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# Thread: Binary in the shop

1. ## Binary in the shop

I wanted to make some extension rods for one of my dial indicators - simple brass rods with a male 4-48 thread at one end and a female 4-48 thread at the other end. The question is: What lengths to make the rods?

Since it's a one inch DI, I'd like to be able to assemble the rods in different configurations to cover all the integral one inch lengths, i.e. 1,2,3,... inches.

The immediate thought is make rods in lengths 1,2,3 inches. Then I can construct every combination up to 6 inches...

1 = 1
2 = 2
3 = 3
4 = 3+1
5 = 3+2
6 = 3+2+1

But then it occurred to me that, for the same construction effort, i.e. making three rods, I could get one more inch of extension with the combination 1,2,4

1 = 1
2 = 2
3 = 1+2
4 = 4
5 = 4+1
6 = 4+2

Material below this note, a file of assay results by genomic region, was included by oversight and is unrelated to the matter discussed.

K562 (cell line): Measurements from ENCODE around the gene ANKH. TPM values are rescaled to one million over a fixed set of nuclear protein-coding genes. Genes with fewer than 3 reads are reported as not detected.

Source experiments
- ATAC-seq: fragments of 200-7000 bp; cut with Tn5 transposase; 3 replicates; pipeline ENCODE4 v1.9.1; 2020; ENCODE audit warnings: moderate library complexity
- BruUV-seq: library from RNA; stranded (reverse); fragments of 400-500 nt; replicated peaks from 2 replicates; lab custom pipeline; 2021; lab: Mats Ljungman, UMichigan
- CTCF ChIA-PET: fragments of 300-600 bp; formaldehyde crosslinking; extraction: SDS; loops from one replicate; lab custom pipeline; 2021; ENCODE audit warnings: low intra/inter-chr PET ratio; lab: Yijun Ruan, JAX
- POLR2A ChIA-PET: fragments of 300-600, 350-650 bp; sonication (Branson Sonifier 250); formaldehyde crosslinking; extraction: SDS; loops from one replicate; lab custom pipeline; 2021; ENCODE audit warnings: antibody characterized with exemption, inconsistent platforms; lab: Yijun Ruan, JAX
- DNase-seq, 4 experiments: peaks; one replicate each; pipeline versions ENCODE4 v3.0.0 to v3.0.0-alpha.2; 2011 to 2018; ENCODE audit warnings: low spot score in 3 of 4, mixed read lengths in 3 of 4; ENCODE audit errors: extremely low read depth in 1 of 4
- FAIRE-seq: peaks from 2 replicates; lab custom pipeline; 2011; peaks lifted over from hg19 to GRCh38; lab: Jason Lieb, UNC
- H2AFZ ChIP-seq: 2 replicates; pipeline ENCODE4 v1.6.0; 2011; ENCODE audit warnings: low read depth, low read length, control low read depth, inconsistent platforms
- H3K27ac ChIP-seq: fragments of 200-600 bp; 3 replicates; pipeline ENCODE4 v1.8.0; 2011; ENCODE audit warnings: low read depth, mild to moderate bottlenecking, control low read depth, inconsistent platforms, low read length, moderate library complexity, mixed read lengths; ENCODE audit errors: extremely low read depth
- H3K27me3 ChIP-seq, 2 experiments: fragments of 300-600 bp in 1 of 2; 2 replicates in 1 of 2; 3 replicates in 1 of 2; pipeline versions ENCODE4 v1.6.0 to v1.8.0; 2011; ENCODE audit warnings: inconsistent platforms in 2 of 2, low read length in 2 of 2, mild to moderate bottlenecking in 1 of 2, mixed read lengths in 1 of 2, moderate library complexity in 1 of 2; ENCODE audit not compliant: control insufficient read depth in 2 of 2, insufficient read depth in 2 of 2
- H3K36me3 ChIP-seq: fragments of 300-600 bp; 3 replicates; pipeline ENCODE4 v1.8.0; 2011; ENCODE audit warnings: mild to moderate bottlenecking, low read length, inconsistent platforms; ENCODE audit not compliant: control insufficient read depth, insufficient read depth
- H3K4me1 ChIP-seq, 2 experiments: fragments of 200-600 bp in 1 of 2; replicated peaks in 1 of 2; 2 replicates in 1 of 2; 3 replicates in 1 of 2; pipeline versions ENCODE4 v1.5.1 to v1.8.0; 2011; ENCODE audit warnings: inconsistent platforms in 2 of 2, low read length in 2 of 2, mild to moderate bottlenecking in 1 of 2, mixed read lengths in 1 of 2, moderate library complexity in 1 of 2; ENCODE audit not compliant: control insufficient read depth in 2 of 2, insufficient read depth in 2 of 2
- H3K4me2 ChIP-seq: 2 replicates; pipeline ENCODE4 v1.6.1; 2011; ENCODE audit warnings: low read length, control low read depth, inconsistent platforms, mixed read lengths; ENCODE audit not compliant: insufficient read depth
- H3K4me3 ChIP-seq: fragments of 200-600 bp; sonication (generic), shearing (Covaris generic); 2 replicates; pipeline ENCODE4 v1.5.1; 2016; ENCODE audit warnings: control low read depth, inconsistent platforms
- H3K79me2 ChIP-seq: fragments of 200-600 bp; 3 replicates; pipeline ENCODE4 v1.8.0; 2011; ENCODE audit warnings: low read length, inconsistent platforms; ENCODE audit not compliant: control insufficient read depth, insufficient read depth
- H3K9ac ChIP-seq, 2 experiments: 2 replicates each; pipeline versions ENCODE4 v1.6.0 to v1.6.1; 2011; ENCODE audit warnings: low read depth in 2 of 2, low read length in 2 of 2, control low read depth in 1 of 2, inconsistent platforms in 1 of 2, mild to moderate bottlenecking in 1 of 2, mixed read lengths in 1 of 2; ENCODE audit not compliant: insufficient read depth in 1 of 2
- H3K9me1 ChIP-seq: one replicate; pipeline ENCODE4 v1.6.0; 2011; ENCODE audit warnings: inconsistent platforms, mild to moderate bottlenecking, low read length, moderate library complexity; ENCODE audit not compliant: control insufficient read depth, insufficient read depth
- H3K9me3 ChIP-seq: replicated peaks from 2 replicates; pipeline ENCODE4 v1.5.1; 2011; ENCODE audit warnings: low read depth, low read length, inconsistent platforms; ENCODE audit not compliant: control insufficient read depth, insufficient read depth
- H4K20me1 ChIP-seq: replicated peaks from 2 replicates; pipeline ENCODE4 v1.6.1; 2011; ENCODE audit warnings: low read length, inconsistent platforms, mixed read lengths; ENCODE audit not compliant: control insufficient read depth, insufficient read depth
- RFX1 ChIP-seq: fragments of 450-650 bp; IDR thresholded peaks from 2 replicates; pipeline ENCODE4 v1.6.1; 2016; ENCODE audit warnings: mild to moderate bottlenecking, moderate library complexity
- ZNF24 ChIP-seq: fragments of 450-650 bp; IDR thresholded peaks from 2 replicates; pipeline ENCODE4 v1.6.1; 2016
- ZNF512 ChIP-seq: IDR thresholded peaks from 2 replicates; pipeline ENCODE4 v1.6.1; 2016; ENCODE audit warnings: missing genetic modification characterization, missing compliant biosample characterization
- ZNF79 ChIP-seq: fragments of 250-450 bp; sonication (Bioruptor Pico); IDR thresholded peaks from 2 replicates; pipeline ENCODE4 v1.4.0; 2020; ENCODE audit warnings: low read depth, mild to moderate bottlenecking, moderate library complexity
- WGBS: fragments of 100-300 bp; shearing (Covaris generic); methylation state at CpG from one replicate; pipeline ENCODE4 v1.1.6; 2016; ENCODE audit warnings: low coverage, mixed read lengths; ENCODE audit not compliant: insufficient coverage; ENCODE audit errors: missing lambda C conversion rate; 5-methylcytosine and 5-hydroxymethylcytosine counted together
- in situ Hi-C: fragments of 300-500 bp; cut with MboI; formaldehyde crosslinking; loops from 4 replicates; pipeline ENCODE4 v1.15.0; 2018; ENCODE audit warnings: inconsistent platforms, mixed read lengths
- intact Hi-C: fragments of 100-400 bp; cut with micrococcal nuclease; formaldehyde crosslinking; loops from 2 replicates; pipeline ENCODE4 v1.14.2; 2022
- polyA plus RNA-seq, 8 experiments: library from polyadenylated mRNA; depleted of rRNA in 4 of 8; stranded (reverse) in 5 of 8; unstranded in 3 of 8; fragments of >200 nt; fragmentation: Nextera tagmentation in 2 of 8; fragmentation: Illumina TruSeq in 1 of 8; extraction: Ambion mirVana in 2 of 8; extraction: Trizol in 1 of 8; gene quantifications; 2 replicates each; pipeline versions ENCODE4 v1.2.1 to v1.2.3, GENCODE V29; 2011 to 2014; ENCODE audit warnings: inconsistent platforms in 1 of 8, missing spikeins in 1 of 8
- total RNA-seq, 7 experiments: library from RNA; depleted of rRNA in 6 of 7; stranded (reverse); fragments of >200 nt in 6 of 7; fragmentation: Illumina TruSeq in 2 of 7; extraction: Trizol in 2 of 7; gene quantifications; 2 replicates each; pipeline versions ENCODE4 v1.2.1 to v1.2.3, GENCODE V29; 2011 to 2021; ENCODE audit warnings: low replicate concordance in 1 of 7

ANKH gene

7 = 4+2+1

People with computer exposure will instantly recognize this as a binary progression. I believe, but haven't yet been able to rigorously prove, that a binary progression will always give you the longest range for the least work in any problem that falls into this category. [Making weights for a balance scale would be another classic example.]

The binary effect arises from the fact that an extension rod or a balance weight can either be "in" the final product or "not". So, if you want to construct all the integers (up to some maximum) your individual pieces all have to have "weights" corresponding to the powers of two less than the maximum.

An interesting side effect is that you can easily determine which rods/weights you need for a final number by simply writing the desired final number in binary.

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